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Private William Davis Couch

William Davis Couch
Company A, Cavalry Battalion

William Davis Couch was born January 12th, 1829, the third of the five children of Terry and Agnes Barnett Couch, one of the pioneer families of Hall County, Georgia. William married Nancy Boone on January 27th, 1850 in Hall County. They had six children, all born before William went off to war. The Couch families were farmers of the fertile bottom lands of the Chesatee River.

William enlisted as a private in Company A of the Phillips Legion's Cavalry Battalion on March 1st, 1862 at Gainesville, Georgia. The compiled service records for the cavalry battalion are incomplete with 1862 and most of 1863's records missing so we know little of William during these years of his service. A muster roll done at the end of 1863 shows him as "present" and notes that he is only being paid for his horse for the months of May, June and July. This could well indicate that he lost his horse during the Gettyburg campaign and had not been able to procure a replacement. A roll for January/February 1864 indicates that he had been detailed to return to Georgia to procure a horse on February 4th, 1864. The April roll shows him as "present" so he was successful in obtaining a horse and had rejoined his command. Federal POW records show that William was captured on May 12th, 1864 at or near Spotsylvania Court House and sent to Belle Plain, Va. to be forwarded on to the Federal prison at Point Lookout. He then is transferred to the Federal prison at Elmira, New York on August 8th, 1864, arriving there on August 12th. William soon contracted pneumonia and died at Elmira November 16th, 1864 at 35 years of age. He is buried there at Woodlawn Cemetery in grave #956.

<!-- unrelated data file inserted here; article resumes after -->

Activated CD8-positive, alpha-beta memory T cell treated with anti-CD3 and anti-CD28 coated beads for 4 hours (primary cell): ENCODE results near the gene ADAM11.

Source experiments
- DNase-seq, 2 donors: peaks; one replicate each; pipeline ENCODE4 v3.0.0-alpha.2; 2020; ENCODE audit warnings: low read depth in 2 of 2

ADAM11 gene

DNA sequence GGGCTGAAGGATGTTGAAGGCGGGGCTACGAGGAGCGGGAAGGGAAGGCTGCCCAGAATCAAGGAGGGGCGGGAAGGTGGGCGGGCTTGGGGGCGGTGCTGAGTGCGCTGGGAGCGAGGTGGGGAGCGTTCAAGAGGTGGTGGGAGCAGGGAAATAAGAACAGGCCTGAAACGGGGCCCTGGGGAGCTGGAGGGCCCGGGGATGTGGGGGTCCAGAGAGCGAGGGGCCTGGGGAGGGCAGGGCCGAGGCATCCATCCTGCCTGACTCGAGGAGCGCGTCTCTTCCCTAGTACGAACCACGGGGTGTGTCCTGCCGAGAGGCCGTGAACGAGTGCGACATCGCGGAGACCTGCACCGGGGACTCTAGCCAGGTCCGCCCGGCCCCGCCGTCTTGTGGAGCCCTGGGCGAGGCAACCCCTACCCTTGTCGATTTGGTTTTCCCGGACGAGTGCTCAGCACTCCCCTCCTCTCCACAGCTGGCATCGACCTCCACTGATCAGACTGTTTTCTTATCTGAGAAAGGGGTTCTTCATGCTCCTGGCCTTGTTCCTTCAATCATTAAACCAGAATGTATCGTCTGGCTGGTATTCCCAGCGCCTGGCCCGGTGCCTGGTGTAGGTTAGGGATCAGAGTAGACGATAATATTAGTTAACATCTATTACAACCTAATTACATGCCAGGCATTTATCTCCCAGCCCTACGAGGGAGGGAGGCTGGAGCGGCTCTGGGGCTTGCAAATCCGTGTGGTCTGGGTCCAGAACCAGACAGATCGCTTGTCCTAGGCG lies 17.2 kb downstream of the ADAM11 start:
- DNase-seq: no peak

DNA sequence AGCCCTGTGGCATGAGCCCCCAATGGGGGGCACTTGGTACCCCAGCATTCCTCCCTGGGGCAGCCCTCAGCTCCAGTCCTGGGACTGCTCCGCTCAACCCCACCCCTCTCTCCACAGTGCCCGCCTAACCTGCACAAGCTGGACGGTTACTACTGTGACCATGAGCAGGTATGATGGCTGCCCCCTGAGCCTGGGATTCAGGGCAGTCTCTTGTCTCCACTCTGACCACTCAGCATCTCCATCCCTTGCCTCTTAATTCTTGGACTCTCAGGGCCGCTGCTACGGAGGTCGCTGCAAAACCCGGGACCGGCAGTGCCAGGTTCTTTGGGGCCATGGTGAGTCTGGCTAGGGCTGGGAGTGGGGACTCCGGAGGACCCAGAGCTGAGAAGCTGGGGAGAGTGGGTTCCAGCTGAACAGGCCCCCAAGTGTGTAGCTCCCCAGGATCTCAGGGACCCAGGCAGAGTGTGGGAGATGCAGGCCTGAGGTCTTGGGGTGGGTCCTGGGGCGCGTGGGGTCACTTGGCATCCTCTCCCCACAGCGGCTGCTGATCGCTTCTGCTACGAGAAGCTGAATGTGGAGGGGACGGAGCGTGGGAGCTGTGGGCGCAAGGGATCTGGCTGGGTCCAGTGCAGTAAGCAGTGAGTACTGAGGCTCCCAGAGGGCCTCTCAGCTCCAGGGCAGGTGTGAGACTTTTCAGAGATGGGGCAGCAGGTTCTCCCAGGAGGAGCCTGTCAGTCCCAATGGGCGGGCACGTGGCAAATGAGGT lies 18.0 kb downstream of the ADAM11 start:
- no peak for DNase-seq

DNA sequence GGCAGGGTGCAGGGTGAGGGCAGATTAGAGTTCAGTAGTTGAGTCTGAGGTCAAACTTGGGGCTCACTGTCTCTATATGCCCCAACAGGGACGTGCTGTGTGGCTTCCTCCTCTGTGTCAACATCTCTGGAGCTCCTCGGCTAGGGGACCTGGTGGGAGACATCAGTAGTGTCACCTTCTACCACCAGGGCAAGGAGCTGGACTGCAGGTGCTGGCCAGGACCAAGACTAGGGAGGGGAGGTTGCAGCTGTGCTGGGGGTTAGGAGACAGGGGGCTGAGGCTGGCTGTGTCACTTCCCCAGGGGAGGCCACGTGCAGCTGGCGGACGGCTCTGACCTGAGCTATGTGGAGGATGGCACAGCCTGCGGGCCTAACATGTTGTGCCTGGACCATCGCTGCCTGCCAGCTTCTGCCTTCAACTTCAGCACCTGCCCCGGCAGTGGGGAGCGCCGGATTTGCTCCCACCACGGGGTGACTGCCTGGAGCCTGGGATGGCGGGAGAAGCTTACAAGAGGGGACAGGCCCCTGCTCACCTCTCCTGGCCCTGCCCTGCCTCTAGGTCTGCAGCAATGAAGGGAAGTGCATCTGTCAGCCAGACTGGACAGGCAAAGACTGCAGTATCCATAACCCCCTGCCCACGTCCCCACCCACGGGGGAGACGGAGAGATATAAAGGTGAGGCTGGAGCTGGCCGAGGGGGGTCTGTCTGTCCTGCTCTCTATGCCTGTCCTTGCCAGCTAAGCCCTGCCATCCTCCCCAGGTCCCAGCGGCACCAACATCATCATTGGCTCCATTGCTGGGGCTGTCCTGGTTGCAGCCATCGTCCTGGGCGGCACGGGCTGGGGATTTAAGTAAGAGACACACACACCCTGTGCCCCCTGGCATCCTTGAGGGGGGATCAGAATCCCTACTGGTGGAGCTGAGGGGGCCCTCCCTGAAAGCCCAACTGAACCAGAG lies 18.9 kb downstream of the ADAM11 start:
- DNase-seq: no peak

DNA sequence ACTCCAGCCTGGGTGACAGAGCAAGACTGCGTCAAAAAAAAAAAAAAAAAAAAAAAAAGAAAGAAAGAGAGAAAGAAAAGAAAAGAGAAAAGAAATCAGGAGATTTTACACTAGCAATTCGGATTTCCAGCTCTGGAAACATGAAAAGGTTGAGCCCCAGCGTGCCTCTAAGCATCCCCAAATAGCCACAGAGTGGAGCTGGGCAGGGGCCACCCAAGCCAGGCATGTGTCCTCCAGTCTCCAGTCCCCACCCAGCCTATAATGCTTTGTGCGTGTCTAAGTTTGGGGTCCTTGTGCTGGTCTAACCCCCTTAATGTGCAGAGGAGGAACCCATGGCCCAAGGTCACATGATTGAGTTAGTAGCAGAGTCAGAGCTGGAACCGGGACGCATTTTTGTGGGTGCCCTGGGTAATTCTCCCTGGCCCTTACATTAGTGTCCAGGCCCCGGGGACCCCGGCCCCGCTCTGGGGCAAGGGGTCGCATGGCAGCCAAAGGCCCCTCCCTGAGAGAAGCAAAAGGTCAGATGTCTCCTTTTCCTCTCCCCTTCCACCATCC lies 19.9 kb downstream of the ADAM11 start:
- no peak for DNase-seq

William's descendant, Mr Mike Couch, visited the grave on August 4th, 1997 with his family. As far as he knows, this marked the first time that any of the family had visited William's grave. They left a framed photo of William at the cemetery in hopes that it will be kept there for any future descendants who may visit the grave. As a tribute, Mike placed a cotton boll and spread Georgia "red clay" over the grave so that William might rest underneath the soil for which he fought and died.

Photos courtesy of Mr Mike Couch of Gainesville, Georgia

Written by:Kurt Graham

Phillips Legion
Texans in the Civil War